And Simons remains the archival designer in high demand in the men’s market. That was true even before this announcement, Casavant told me: “When I was first collecting, Dior men [by Hedi Slimane] it would resell at a very high price, and it was not affordable to buy at retail, and Raf was. And now he’s flipped. Raf is much more expensive”. Casavant recently began selling a small selection from his archive at Dover Street Market in New York, which marks the first time his collection, which is used primarily by celebrity publishers and clients, has been “available” or accessible to the public. What she has noticed is that Simons’ designs have only gotten more and more demand. Casavant said her doctor recently asked him during an appointment if his teenage nephew could come into Casavant’s office and see his file on Simons’ clothing.

This was not by Simons’ design, of course, although he said in a 2018 talk at Harvard University that she loved the way Grailed users treated shopping and acquiring her clothes. In 2020, he relaunched several of his archival pieces (which, as Casavant pointed out to me, only made the original pieces more valuable). So what has made them so collectible? Casavant speculates that he has something to do with Simons’ career development. While it may have helped a designer like Slimane to have the Dior label behind him, “so he already had that history and cachet,” Simons’ growing profile, with major appointments at European and American houses, led to the fashion fans to discover their back catalogue. of pieces that, for the first decade of the brand’s existence, spoke primarily to a small audience of men’s fashion insiders.

I doubt a designer can continue to have that kind of career. Simons built his business into a cult one, and it wasn’t until she began making women’s clothing that she was more widely introduced to the world. Increasingly, designers are launching their own brand with a major house appointment as their goal; they often say it’s crucial to the financial survival of their own brand.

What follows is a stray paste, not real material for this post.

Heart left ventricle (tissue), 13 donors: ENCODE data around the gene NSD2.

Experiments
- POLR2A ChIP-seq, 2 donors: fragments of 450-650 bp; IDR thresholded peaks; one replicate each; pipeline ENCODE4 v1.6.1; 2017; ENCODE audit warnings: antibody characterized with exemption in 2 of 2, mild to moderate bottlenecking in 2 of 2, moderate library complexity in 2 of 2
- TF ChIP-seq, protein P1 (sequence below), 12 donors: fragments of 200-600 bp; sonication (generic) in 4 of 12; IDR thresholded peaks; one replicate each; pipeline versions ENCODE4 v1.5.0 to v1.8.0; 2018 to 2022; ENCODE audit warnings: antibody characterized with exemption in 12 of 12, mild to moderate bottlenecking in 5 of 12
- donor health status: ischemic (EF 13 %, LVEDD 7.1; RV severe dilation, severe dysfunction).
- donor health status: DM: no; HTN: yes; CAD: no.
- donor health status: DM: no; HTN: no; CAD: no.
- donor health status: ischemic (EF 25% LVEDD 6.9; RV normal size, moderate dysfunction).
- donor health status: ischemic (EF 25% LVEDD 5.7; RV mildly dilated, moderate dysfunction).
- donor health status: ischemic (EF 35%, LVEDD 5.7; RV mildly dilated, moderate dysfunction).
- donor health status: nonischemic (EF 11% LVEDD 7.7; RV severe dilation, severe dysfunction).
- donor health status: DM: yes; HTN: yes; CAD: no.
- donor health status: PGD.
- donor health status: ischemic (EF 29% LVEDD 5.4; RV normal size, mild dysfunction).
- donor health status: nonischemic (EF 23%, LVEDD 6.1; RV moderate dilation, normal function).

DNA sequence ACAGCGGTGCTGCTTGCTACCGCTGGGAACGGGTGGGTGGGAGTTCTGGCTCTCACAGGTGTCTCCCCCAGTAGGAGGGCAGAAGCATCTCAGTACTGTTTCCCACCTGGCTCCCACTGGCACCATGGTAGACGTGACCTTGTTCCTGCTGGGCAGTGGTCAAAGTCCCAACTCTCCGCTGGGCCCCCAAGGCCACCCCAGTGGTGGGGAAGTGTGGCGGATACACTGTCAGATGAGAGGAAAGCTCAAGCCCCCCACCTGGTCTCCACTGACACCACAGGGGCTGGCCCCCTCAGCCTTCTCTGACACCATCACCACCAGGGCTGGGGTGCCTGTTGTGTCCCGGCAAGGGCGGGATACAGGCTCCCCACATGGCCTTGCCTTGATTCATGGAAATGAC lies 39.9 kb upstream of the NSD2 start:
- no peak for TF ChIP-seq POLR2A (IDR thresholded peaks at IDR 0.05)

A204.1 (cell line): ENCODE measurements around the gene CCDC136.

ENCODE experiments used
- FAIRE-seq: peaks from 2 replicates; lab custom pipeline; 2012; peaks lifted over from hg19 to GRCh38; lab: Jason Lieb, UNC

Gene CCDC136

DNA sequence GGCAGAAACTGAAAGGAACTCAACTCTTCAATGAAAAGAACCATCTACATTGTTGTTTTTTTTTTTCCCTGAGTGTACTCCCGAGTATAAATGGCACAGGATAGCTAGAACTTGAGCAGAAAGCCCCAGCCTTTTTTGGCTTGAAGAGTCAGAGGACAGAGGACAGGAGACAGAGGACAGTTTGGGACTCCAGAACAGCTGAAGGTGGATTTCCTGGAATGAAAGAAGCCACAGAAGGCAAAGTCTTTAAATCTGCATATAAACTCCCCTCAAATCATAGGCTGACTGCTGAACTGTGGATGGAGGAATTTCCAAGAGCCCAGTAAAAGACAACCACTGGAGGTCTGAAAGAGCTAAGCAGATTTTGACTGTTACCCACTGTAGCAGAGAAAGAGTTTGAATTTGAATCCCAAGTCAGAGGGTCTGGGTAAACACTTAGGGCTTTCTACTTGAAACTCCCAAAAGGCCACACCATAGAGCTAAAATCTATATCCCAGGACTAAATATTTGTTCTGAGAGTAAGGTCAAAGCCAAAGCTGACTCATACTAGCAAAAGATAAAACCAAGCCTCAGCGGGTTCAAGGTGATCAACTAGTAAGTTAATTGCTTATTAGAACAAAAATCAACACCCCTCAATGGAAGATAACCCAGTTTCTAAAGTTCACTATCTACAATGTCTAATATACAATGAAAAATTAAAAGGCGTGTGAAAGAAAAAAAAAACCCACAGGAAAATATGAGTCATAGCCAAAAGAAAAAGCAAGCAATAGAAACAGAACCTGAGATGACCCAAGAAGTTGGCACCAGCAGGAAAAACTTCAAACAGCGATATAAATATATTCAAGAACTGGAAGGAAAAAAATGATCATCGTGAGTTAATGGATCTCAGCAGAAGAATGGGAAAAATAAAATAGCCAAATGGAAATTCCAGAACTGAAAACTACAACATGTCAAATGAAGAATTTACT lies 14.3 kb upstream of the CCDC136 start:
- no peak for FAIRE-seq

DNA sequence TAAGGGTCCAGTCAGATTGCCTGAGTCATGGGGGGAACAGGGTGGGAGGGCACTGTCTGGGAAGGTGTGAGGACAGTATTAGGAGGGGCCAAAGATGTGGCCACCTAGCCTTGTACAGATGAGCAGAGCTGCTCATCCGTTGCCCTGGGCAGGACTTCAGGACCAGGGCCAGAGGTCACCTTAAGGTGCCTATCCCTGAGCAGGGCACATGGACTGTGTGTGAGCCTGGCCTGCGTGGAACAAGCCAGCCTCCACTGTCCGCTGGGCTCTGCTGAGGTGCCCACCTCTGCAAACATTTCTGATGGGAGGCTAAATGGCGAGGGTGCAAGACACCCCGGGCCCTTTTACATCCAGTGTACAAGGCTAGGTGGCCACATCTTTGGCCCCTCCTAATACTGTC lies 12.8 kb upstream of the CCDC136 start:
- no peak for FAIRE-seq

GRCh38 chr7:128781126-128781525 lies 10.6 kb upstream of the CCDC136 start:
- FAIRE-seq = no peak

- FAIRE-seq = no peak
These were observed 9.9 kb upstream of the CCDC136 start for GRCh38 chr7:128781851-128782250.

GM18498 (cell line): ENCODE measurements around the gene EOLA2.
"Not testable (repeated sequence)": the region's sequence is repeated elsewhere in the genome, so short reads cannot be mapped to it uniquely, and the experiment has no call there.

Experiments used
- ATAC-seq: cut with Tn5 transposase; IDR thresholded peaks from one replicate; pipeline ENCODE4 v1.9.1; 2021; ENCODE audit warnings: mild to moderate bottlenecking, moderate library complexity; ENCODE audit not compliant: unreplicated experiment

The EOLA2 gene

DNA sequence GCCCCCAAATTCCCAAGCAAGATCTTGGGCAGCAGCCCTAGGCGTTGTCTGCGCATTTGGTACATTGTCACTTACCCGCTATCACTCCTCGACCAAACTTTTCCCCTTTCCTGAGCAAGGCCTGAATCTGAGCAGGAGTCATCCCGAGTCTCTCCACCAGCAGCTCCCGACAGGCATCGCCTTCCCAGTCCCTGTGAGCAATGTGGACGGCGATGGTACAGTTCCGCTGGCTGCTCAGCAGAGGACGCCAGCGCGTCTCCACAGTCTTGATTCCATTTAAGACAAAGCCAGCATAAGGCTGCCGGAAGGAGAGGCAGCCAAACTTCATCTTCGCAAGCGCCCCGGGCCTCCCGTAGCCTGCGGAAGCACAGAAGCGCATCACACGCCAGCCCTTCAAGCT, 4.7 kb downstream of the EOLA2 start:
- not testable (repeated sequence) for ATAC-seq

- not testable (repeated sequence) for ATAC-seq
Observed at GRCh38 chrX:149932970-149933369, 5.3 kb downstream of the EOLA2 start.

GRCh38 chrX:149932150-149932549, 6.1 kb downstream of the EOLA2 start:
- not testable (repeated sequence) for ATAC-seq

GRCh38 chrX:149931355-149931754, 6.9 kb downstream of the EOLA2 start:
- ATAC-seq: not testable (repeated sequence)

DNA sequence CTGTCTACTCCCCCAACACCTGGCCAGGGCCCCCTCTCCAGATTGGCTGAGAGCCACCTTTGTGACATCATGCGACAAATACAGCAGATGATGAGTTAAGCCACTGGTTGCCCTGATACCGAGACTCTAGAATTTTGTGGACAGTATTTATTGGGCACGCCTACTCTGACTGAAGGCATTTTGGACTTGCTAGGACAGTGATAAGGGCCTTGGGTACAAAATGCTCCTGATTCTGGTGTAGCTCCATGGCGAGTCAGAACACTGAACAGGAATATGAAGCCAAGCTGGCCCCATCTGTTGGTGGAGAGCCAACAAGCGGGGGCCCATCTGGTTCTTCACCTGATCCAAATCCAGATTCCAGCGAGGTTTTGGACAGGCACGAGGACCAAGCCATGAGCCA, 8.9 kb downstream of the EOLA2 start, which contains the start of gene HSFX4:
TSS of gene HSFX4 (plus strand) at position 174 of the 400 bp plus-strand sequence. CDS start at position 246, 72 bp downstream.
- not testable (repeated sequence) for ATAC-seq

You could always feel the excitement prodding or trudging under those tight clean silhouettes.

Probably, too, his extremely emotional clothing appeals to young people who are increasingly feeling the stuff behind Simons’ early collections, fueled by the music of bands like INXS and Joy Division. Simons has been a frequent critic of the fashion system, suggesting in various interviews over the years that the fashion calendar leaves little time for the development of real ideas. When he left Dior, for example, he stated that he wanted to focus on his own brand. Now, working with Ms. Prada, it seems that for the first time his own ideas can be more firmly articulated in his big date with the brand. “It’s not like she died,” as Casavant told me.

Perhaps he could have appointed a Kiko Kostadinov or a Samuel Ross to take charge of the brand. But it’s more Simons, more punk, more determined, more whimsical, more artsy, just saying goodbye rather than trying to make Frankenstein a new young designer on paper. Once again, he is leading us to think about how we might see things differently; What is the value of a super personal brand if the person who put their heart into it is no longer around?